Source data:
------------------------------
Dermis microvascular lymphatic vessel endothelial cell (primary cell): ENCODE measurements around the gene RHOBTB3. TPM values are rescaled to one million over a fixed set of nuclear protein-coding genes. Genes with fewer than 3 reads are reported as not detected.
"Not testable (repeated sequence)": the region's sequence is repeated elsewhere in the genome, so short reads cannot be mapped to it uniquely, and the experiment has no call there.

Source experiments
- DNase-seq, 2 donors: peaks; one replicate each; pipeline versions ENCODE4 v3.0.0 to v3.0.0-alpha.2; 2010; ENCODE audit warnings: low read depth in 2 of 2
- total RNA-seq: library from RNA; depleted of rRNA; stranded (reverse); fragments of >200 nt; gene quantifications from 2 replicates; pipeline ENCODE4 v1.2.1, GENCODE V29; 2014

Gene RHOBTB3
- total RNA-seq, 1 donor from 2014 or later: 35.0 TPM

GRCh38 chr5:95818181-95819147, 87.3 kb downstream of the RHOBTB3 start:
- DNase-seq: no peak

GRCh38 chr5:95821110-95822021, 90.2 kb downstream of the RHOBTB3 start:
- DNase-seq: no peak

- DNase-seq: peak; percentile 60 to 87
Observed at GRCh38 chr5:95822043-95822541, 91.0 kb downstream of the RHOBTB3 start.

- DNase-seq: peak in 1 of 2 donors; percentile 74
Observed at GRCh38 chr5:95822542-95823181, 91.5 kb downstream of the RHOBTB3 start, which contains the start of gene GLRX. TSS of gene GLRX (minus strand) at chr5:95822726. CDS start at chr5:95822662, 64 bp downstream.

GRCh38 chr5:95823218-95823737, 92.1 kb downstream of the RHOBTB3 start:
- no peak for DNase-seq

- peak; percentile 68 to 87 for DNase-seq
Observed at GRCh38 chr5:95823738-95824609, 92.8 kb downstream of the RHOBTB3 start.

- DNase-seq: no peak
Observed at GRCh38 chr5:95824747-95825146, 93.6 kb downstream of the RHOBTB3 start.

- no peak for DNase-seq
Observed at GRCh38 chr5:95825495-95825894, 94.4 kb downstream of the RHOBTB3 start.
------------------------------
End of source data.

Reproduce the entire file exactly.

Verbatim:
Dermis microvascular lymphatic vessel endothelial cell (primary cell): ENCODE measurements around the gene RHOBTB3. TPM values are rescaled to one million over a fixed set of nuclear protein-coding genes. Genes with fewer than 3 reads are reported as not detected.
"Not testable (repeated sequence)": the region's sequence is repeated elsewhere in the genome, so short reads cannot be mapped to it uniquely, and the experiment has no call there.

Source experiments
- DNase-seq, 2 donors: peaks; one replicate each; pipeline versions ENCODE4 v3.0.0 to v3.0.0-alpha.2; 2010; ENCODE audit warnings: low read depth in 2 of 2
- total RNA-seq: library from RNA; depleted of rRNA; stranded (reverse); fragments of >200 nt; gene quantifications from 2 replicates; pipeline ENCODE4 v1.2.1, GENCODE V29; 2014

Gene RHOBTB3
- total RNA-seq, 1 donor from 2014 or later: 35.0 TPM

GRCh38 chr5:95818181-95819147, 87.3 kb downstream of the RHOBTB3 start:
- DNase-seq: no peak

GRCh38 chr5:95821110-95822021, 90.2 kb downstream of the RHOBTB3 start:
- DNase-seq: no peak

- DNase-seq: peak; percentile 60 to 87
Observed at GRCh38 chr5:95822043-95822541, 91.0 kb downstream of the RHOBTB3 start.

- DNase-seq: peak in 1 of 2 donors; percentile 74
Observed at GRCh38 chr5:95822542-95823181, 91.5 kb downstream of the RHOBTB3 start, which contains the start of gene GLRX. TSS of gene GLRX (minus strand) at chr5:95822726. CDS start at chr5:95822662, 64 bp downstream.

GRCh38 chr5:95823218-95823737, 92.1 kb downstream of the RHOBTB3 start:
- no peak for DNase-seq

- peak; percentile 68 to 87 for DNase-seq
Observed at GRCh38 chr5:95823738-95824609, 92.8 kb downstream of the RHOBTB3 start.

- DNase-seq: no peak
Observed at GRCh38 chr5:95824747-95825146, 93.6 kb downstream of the RHOBTB3 start.

- no peak for DNase-seq
Observed at GRCh38 chr5:95825495-95825894, 94.4 kb downstream of the RHOBTB3 start.